So, I didn't really have much experience when it came to wearing headscarves and had to ask around at the office to see if anyone had any I could borrow for the trip to Banda Aceh. Megan did some shopping in Manado as well and we compared notes in Jakarta. I was impressed...and intimidated... when Megan pulled a proper pull-over-the-head type jilbab out of her suitcase as well as matching arm covers! I displayed my borrowed collection of scarves as well as one of my own batik scarves I got in Yogya and admitted to Megan that I didn't have any idea how to wear it. Fortunately, Megan had learned how to properly drape a head scarf from one of her Muslim students in Chicago. For the rest of the trip, I happily let Megan do this for me!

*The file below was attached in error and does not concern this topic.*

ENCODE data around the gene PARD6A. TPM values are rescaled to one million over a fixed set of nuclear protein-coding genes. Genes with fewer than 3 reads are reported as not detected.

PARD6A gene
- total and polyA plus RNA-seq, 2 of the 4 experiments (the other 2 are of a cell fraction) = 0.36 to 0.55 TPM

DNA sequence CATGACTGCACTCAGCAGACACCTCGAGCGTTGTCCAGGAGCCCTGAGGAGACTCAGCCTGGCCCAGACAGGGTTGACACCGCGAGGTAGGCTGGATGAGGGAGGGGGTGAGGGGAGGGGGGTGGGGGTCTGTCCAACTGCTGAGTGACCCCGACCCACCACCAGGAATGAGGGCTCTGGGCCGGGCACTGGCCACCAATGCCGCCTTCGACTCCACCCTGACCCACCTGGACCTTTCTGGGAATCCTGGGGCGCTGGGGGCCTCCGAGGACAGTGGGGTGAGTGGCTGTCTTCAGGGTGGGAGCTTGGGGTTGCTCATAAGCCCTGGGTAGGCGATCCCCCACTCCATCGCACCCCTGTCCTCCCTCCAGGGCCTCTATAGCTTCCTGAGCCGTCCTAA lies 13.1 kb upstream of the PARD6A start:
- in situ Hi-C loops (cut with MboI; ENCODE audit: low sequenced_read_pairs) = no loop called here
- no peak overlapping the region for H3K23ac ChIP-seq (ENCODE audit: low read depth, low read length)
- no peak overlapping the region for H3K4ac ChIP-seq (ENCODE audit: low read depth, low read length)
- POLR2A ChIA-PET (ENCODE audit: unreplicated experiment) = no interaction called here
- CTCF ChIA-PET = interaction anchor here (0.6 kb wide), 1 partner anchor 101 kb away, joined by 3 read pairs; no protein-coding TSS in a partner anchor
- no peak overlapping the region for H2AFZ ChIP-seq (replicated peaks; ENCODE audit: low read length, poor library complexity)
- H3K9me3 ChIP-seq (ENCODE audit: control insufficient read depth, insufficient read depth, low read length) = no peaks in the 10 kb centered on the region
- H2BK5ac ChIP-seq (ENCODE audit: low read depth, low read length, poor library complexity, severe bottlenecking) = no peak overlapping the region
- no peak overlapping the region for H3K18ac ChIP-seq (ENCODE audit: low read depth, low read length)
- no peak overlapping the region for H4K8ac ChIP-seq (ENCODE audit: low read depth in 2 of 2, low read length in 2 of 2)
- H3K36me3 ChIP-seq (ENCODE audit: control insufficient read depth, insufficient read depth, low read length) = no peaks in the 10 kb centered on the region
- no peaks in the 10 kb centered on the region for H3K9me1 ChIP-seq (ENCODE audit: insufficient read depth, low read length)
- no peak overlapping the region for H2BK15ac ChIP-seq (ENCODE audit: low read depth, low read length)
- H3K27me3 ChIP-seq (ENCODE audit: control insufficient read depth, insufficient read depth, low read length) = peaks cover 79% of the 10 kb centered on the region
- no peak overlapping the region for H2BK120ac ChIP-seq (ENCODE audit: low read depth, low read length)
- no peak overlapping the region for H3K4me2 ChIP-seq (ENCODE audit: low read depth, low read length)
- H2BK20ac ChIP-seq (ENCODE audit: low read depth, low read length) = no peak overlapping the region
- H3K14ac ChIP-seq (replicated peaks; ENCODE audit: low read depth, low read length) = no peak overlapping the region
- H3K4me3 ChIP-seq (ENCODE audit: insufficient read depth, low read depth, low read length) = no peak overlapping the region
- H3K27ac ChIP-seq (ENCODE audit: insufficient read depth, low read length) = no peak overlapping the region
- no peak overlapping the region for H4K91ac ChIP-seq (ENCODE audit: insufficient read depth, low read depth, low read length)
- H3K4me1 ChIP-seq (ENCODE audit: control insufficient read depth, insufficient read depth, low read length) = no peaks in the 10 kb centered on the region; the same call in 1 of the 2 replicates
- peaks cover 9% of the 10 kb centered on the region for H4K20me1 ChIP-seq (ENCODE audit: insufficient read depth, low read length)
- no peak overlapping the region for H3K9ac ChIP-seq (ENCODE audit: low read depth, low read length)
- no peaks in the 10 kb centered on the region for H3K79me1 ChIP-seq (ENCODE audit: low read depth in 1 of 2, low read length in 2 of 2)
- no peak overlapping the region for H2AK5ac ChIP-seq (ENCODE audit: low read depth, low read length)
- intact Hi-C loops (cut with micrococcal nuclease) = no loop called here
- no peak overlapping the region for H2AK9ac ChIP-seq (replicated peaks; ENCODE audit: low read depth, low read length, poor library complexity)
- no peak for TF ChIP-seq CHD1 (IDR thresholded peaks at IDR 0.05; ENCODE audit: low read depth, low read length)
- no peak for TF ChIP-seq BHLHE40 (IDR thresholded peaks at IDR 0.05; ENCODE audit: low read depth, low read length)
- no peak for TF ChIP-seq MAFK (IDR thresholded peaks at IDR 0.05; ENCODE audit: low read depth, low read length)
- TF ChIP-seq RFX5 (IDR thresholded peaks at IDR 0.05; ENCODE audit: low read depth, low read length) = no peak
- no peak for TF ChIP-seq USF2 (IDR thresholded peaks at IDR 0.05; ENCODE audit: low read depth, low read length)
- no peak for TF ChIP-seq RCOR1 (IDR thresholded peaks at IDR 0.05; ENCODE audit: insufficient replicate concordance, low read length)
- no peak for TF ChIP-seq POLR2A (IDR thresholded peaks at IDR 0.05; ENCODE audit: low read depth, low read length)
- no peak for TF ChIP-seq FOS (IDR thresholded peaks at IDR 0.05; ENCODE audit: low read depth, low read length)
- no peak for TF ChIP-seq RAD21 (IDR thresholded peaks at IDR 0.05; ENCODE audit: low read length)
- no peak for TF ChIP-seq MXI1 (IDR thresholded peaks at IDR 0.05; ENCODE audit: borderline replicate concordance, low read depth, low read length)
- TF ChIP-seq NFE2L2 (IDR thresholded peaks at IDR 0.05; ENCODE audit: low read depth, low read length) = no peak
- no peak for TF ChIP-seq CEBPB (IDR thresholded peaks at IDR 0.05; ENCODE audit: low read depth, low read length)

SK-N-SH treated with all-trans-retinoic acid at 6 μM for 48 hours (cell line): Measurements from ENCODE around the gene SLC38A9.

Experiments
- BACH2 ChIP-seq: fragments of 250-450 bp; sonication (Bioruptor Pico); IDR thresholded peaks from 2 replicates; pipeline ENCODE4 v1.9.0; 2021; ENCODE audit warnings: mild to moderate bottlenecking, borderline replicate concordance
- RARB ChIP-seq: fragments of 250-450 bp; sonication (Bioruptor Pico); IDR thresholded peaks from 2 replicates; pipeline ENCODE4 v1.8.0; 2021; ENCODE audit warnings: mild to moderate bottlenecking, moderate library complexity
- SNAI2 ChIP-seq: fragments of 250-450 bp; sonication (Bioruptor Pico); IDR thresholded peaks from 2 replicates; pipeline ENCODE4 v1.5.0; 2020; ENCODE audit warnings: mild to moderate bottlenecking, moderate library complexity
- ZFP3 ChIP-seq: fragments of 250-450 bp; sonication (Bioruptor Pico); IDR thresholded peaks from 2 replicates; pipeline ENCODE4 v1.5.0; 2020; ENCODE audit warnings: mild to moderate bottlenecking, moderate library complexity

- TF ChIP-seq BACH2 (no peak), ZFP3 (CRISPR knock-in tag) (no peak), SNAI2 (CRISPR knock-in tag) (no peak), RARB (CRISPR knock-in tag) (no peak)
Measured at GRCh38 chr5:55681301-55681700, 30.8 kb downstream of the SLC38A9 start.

On the day of our flight to Banda Aceh, we decided to put on our headscarves before we even got in the taxi. We did this because we wanted to be respectful right from the very start of our trip. Sharia law is strictly enforced in Banda Aceh and the Sharia police have been known to dole out 40 public lashings to Muslim women caught without proper headscarves or caught wearing too-tight clothing. These people don't mess around. We later found out from our host that it's not necessary at all for non-Muslim women to wear headscarves in Banda Aceh and people probably would not have thought twice about seeing two bules in line to check in for a flight to Banda Aceh without them. But we didn't know this then and I'm glad we didn't because I got to experience what it's like to wear a jilbab for a few days.